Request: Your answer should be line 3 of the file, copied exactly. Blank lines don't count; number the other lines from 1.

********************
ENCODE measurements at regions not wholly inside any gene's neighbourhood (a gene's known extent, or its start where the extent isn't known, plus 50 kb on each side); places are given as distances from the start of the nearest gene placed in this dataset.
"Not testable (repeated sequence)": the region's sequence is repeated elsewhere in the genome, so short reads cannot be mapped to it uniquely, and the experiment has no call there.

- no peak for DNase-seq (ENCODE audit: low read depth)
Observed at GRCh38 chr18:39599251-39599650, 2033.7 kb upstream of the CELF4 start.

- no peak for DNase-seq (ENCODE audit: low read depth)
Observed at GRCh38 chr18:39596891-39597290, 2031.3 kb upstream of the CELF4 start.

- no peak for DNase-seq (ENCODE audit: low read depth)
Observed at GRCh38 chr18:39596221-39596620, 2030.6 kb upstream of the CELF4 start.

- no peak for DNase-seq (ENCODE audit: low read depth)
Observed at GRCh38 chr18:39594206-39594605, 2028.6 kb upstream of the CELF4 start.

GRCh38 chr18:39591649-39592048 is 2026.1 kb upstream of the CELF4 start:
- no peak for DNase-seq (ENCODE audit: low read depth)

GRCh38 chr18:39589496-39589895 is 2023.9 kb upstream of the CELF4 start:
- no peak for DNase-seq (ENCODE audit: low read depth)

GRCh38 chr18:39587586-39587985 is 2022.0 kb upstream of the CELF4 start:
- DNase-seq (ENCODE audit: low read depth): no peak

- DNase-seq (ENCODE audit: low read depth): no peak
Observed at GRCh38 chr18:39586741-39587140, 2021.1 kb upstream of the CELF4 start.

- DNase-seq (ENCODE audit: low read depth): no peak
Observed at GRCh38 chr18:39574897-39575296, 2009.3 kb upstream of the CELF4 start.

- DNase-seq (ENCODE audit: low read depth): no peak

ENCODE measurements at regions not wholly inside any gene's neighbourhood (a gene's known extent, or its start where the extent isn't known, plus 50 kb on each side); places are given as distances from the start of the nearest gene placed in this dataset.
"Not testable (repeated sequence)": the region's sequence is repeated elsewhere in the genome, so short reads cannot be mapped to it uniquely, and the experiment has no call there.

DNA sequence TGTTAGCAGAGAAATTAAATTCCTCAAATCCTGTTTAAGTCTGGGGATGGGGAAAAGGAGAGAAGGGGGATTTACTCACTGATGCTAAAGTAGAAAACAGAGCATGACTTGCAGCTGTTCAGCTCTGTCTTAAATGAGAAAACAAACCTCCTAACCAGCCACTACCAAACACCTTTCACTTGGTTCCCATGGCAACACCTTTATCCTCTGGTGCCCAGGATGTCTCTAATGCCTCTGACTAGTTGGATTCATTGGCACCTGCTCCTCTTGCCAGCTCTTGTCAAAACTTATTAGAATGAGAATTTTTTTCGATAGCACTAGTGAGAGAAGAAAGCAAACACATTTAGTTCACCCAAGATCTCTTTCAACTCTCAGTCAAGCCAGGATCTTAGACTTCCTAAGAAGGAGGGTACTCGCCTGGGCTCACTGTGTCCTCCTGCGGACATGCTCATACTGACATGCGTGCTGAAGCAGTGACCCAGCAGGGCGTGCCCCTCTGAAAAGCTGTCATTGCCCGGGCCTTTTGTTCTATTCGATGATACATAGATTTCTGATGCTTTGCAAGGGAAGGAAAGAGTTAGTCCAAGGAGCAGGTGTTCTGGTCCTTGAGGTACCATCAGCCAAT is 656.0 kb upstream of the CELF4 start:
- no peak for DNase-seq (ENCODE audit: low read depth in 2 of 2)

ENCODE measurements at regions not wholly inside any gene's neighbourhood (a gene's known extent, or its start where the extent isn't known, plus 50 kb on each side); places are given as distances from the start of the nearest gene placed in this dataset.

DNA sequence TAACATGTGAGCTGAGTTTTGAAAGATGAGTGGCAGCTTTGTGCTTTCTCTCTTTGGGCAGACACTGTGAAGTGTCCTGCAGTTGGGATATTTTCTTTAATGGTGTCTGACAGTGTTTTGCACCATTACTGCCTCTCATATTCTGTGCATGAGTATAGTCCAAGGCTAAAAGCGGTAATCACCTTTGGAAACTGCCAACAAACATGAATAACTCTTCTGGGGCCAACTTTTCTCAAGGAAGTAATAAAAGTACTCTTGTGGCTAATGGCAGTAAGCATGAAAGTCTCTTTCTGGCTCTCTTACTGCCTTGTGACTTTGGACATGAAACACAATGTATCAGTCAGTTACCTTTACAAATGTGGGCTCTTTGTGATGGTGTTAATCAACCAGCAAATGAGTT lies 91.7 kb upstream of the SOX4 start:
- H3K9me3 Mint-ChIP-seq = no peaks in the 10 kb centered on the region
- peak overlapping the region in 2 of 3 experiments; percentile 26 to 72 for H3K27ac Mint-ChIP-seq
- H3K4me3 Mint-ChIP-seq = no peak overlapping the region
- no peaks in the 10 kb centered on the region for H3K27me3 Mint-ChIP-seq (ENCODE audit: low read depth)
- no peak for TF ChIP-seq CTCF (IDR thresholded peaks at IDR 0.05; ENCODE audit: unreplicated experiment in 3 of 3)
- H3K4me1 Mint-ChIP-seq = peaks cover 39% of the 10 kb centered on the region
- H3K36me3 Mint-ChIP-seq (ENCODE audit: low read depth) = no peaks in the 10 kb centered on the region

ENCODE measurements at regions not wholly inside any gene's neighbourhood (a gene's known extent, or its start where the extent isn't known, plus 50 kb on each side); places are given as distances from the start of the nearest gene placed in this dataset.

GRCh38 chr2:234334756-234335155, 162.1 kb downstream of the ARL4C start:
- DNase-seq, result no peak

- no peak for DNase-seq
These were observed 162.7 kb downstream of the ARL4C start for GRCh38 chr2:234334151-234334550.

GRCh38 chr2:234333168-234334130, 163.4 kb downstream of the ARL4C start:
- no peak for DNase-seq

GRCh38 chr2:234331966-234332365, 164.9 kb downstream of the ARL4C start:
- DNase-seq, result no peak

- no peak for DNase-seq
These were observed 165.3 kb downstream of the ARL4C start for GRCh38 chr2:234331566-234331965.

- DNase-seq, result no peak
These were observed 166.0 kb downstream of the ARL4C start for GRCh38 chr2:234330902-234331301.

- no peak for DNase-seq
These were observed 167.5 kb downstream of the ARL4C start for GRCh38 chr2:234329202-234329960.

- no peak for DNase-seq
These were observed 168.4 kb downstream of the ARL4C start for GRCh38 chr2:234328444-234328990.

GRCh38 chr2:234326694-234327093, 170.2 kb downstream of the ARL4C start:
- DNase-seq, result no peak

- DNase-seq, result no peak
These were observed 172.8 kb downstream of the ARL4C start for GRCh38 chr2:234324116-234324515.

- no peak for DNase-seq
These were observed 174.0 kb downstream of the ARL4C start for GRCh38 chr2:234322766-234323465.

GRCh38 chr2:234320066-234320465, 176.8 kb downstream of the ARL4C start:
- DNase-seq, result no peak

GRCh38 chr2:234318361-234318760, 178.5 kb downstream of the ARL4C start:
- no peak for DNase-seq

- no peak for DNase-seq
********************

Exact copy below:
- no peak for DNase-seq (ENCODE audit: low read depth)